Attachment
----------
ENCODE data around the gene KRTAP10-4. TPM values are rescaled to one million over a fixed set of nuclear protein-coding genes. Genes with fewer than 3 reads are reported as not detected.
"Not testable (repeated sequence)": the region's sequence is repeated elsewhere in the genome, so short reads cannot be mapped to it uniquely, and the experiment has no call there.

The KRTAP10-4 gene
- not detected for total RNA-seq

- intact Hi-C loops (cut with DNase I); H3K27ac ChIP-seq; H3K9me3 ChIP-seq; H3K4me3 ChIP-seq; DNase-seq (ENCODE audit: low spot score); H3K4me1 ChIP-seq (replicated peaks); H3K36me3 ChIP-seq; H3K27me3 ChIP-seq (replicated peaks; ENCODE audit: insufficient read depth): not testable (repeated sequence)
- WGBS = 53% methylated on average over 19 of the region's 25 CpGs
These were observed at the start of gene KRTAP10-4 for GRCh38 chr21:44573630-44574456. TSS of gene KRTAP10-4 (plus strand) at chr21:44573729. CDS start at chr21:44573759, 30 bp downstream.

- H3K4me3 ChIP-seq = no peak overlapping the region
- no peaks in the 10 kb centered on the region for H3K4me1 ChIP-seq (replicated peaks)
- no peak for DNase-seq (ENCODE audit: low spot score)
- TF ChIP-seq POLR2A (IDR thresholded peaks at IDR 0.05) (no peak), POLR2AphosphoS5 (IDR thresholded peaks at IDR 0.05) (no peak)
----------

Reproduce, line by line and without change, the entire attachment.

ENCODE data around the gene KRTAP10-4. TPM values are rescaled to one million over a fixed set of nuclear protein-coding genes. Genes with fewer than 3 reads are reported as not detected.
"Not testable (repeated sequence)": the region's sequence is repeated elsewhere in the genome, so short reads cannot be mapped to it uniquely, and the experiment has no call there.

The KRTAP10-4 gene
- not detected for total RNA-seq

- intact Hi-C loops (cut with DNase I); H3K27ac ChIP-seq; H3K9me3 ChIP-seq; H3K4me3 ChIP-seq; DNase-seq (ENCODE audit: low spot score); H3K4me1 ChIP-seq (replicated peaks); H3K36me3 ChIP-seq; H3K27me3 ChIP-seq (replicated peaks; ENCODE audit: insufficient read depth): not testable (repeated sequence)
- WGBS = 53% methylated on average over 19 of the region's 25 CpGs
These were observed at the start of gene KRTAP10-4 for GRCh38 chr21:44573630-44574456. TSS of gene KRTAP10-4 (plus strand) at chr21:44573729. CDS start at chr21:44573759, 30 bp downstream.

- H3K4me3 ChIP-seq = no peak overlapping the region
- no peaks in the 10 kb centered on the region for H3K4me1 ChIP-seq (replicated peaks)
- no peak for DNase-seq (ENCODE audit: low spot score)
- TF ChIP-seq POLR2A (IDR thresholded peaks at IDR 0.05) (no peak), POLR2AphosphoS5 (IDR thresholded peaks at IDR 0.05) (no peak)